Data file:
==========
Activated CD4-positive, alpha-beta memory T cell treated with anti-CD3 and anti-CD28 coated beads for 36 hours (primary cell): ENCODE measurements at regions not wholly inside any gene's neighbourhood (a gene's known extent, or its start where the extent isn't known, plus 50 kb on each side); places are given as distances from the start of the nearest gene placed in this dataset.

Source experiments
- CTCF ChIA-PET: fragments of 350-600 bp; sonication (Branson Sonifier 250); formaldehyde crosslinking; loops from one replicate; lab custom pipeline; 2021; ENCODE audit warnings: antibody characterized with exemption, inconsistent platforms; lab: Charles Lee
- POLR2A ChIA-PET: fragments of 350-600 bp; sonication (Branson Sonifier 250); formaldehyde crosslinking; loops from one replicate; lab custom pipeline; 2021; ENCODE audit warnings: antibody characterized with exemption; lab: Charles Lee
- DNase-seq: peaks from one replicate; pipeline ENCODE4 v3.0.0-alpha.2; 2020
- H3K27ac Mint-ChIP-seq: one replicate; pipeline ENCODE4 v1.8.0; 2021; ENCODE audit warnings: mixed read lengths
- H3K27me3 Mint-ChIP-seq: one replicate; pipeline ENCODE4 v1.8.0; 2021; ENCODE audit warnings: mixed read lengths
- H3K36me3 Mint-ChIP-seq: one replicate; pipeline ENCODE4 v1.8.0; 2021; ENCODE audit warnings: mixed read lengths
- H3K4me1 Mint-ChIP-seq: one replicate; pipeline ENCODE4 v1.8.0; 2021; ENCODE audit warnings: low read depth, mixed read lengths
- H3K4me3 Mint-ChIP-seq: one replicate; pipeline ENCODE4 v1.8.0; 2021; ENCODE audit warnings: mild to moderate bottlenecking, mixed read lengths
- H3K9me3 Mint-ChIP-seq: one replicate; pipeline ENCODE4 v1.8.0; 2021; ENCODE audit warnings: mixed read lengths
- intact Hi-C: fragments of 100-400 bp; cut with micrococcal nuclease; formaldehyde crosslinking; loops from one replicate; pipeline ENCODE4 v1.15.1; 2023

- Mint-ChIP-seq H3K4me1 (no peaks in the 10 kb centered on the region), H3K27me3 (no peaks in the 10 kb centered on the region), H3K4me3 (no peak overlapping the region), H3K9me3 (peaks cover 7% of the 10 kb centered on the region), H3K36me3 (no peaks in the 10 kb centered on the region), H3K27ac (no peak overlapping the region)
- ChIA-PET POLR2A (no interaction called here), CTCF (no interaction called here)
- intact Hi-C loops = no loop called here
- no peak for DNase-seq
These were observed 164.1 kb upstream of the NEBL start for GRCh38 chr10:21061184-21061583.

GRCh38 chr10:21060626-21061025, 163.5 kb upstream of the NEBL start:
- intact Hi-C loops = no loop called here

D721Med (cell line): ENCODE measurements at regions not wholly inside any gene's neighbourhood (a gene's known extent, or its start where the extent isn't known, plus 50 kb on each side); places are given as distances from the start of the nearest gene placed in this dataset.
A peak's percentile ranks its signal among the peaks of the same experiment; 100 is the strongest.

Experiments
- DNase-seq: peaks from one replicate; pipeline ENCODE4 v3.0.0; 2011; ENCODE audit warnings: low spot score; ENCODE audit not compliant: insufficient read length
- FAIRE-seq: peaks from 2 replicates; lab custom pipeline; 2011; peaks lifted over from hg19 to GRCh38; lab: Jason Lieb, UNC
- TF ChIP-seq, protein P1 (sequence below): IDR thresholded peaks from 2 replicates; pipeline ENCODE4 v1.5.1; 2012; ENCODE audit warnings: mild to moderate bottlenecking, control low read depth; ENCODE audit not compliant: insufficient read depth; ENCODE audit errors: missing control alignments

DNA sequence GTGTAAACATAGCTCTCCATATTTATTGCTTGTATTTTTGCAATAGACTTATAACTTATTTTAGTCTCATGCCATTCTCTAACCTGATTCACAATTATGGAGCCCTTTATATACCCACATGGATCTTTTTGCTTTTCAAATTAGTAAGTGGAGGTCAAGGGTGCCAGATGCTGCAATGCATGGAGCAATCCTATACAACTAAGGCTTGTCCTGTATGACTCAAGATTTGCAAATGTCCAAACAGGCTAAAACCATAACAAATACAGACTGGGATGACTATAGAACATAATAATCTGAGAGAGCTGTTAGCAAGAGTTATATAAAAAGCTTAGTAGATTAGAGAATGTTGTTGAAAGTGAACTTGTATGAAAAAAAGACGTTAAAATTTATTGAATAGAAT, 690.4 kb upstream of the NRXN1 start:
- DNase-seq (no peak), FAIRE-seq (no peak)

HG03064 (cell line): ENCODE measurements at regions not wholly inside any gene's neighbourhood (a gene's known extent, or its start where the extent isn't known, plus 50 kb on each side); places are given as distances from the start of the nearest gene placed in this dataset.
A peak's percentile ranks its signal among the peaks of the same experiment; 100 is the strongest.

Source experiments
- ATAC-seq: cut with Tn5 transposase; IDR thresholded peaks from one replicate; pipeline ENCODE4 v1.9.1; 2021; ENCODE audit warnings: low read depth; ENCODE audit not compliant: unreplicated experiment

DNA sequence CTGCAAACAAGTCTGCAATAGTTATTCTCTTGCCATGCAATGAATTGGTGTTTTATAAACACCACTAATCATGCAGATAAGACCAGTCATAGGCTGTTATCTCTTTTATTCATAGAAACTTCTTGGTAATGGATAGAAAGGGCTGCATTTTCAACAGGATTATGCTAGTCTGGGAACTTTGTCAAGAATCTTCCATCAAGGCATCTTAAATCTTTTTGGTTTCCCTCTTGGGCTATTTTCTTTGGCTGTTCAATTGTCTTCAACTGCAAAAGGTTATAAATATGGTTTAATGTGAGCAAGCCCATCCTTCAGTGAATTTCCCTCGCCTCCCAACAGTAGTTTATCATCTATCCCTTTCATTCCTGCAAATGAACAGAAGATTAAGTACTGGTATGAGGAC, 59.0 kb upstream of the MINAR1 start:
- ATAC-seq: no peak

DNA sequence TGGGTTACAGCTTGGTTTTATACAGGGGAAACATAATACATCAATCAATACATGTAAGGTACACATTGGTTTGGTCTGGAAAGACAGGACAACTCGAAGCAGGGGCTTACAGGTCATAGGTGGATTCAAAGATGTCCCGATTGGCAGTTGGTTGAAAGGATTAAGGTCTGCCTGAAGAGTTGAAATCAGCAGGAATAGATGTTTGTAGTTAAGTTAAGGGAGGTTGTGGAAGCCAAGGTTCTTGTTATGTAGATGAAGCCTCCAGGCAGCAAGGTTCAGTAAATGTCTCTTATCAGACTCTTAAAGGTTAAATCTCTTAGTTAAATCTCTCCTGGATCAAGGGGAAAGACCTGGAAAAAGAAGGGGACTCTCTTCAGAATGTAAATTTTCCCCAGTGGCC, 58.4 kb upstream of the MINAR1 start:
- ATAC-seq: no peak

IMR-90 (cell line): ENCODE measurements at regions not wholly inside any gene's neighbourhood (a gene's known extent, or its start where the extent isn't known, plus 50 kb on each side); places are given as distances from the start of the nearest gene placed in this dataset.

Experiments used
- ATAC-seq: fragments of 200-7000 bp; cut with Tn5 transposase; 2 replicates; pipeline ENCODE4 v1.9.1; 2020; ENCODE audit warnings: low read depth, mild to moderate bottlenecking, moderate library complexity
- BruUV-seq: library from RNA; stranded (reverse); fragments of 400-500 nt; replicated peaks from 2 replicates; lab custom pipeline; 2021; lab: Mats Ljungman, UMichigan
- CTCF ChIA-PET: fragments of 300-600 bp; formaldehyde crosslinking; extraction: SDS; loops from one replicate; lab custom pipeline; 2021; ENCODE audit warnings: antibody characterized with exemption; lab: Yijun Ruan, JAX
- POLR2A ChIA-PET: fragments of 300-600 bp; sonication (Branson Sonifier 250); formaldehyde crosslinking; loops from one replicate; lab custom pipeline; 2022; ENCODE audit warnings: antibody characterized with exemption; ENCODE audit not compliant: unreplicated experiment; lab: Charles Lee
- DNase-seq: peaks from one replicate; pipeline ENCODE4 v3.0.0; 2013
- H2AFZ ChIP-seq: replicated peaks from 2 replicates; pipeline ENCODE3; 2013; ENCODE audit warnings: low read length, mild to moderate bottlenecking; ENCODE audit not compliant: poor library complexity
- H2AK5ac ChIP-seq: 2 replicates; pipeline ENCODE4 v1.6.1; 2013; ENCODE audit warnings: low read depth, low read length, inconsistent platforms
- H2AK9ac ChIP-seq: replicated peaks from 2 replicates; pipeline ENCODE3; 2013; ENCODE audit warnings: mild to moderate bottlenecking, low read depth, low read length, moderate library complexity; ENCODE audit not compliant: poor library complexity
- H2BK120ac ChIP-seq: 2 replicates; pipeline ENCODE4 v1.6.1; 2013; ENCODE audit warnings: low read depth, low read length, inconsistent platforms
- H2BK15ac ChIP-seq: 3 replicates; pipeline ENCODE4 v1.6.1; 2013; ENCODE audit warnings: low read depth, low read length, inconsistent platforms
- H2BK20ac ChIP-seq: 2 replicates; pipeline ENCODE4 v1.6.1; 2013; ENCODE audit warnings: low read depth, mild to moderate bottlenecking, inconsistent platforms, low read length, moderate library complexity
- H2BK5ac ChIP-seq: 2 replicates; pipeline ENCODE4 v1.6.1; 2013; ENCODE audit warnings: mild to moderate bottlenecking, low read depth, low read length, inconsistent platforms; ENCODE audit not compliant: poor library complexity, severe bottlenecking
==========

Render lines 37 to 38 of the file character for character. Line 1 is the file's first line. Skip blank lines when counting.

Experiments used
- ATAC-seq: fragments of 200-7000 bp; cut with Tn5 transposase; 2 replicates; pipeline ENCODE4 v1.9.1; 2020; ENCODE audit warnings: low read depth, mild to moderate bottlenecking, moderate library complexity